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Asus speaks out on ‘modified’ GTX 1080 press sample accusations

Earlier this week, a fairly interesting article hit the web accusing both Asus and MSI of sending out modified GTX 1080s to the press, which would perform around 1% better than a typical retail card. The post came from a GPU reviewer by the name of Damien Triolet, who claimed that the GTX 1080 samples he received had an ‘optimised’ BIOS. However, there are two sides to every story and today, we heard back from Asus, who explained their side.

In a statement sent out today, Asus explained that its ROG Strix GTX 1080 and GTX 1070 samples have been shipping out to members of the press with ‘OC Mode’ switched on by default, which has a boost clock 38MHz higher than ‘Gaming Mode’ which is the default for retail boards. Both of these modes are accessible by the media and customers using GPU Tweak II:

“The press samples for the ASUS ROG Strix GeForce GTX 1080 OC and ASUS ROG Strix GeForce GTX 1070 OC cards are set to “OC Mode” by default. To save media time and effort, OC mode is enabled by default as we are well aware our graphics cards will be reviewed primarily on maximum performance. And when in OC mode, we can showcase both the maximum performance and the effectiveness of our cooling solution.”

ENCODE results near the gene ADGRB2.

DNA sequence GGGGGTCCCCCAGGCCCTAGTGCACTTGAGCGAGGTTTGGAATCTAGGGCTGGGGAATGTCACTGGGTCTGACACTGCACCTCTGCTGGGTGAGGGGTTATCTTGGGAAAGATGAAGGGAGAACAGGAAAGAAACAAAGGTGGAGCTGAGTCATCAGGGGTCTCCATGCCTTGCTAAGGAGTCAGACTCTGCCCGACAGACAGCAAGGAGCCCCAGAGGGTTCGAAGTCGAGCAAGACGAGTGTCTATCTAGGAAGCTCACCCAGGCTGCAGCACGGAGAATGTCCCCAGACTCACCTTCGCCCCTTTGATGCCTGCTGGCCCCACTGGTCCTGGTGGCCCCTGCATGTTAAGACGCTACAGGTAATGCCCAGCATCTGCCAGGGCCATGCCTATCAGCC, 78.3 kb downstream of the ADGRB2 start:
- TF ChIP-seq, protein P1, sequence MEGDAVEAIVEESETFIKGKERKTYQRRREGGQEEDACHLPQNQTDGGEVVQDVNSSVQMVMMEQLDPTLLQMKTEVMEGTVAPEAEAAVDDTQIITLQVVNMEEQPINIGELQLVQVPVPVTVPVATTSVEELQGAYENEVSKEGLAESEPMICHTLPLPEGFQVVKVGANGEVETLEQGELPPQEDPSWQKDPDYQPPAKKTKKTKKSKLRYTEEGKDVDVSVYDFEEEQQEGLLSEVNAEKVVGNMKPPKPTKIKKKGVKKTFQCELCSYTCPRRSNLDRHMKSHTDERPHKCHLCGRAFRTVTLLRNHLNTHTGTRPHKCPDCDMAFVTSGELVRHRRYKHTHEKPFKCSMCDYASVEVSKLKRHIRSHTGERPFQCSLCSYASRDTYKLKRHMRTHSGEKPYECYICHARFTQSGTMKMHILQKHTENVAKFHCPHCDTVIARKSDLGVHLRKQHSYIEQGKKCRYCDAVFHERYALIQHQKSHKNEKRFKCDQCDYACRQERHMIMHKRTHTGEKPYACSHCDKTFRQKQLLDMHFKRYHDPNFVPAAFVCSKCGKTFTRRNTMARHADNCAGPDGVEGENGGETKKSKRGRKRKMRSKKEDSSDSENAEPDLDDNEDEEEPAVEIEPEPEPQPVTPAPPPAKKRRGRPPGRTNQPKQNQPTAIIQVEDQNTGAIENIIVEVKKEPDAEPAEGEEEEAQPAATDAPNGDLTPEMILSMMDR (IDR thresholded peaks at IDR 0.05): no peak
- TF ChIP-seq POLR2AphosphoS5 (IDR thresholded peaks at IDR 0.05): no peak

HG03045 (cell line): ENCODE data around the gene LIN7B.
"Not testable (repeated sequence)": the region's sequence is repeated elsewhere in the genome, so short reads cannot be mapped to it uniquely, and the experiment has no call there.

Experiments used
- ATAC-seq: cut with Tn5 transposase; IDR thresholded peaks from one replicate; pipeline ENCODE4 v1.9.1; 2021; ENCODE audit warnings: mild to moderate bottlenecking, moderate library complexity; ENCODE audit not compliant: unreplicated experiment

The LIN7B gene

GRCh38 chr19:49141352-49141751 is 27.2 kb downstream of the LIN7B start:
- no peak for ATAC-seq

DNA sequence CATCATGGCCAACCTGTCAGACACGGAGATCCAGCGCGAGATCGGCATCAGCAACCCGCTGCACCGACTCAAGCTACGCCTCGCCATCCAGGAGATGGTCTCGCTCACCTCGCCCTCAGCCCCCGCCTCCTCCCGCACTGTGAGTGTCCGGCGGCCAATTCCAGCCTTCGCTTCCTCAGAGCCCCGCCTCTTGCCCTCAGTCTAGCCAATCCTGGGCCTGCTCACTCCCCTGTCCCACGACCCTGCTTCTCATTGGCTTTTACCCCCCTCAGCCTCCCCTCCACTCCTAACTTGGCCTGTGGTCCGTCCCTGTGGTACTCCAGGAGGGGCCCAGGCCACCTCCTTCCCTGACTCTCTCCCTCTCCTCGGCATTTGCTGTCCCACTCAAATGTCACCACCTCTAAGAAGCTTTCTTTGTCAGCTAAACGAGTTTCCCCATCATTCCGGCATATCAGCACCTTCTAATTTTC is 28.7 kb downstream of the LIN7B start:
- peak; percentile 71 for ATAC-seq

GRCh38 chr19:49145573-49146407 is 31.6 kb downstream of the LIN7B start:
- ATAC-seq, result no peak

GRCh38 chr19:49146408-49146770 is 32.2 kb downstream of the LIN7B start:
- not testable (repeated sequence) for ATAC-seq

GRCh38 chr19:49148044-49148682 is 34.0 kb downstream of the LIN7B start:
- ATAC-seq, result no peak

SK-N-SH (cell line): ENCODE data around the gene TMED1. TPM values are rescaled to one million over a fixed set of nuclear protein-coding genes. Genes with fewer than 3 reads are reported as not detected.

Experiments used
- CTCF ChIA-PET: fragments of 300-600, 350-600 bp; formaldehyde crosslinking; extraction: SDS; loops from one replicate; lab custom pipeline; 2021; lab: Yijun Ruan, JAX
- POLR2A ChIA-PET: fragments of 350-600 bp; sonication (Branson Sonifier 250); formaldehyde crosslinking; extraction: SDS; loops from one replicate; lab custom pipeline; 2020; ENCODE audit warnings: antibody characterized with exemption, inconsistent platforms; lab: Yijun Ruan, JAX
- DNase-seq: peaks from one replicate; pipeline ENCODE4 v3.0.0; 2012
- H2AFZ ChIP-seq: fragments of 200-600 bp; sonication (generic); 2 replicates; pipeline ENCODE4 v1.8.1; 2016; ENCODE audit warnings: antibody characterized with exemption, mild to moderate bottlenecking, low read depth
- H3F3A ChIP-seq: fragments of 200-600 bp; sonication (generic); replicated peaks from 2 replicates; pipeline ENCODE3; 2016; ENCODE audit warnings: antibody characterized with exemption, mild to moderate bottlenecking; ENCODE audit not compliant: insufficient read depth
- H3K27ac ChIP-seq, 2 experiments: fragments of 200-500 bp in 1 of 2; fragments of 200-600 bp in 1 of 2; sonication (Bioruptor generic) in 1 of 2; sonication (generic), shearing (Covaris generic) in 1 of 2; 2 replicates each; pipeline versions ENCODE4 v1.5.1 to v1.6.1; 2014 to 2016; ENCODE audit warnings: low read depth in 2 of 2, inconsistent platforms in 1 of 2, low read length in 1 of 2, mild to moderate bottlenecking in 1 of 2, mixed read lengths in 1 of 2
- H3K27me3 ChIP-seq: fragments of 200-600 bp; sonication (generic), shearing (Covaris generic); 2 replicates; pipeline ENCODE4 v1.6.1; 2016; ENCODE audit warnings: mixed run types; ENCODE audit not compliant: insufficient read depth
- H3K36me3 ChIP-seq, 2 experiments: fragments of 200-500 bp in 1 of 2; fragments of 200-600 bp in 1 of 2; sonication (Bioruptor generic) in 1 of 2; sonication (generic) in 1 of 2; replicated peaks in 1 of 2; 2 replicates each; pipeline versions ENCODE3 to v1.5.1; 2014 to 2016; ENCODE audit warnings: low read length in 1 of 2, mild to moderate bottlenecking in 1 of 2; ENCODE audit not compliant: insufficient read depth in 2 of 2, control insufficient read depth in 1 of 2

“Retail products are in “Gaming Mode” by default, which allows gamers to experience the optimal balance between performance and silent operation. For both the press samples and retail cards, all these modes can be selected through the GPU Tweak II software. There are no differences between the samples we sent out to media and the retail channels in terms of hardware and performance.”

asus-rog-strix-geforce-gtx-1080

So it would seem that there is no real advantage to having a press sample over a retail one, meaning most reviewers can confidently stand by their ROG Strix reviews. However, we do need to address the elephant in the room- should Asus be defaulting press samples to OC Mode? On the one hand, press samples don’t really have an advantage over a retail card but on the other, consumers and reviewers alike probably would’ve appreciated a heads up beforehand.

MSI is also involved in this situation and we have reached out to them for comment too. We will update you when we hear back.

KitGuru Says: This story has blown up quite a bit this week but I don’t personally think it’s as controversial as first thought. These cards aren’t binned to drastically outperform what’s available at retail. That said, if Asus had just let reviewers know about the OC Mode default beforehand, it could have been listed on any benchmark results and this whole thing probably would have been negated. How do you guys feel about all of this? 

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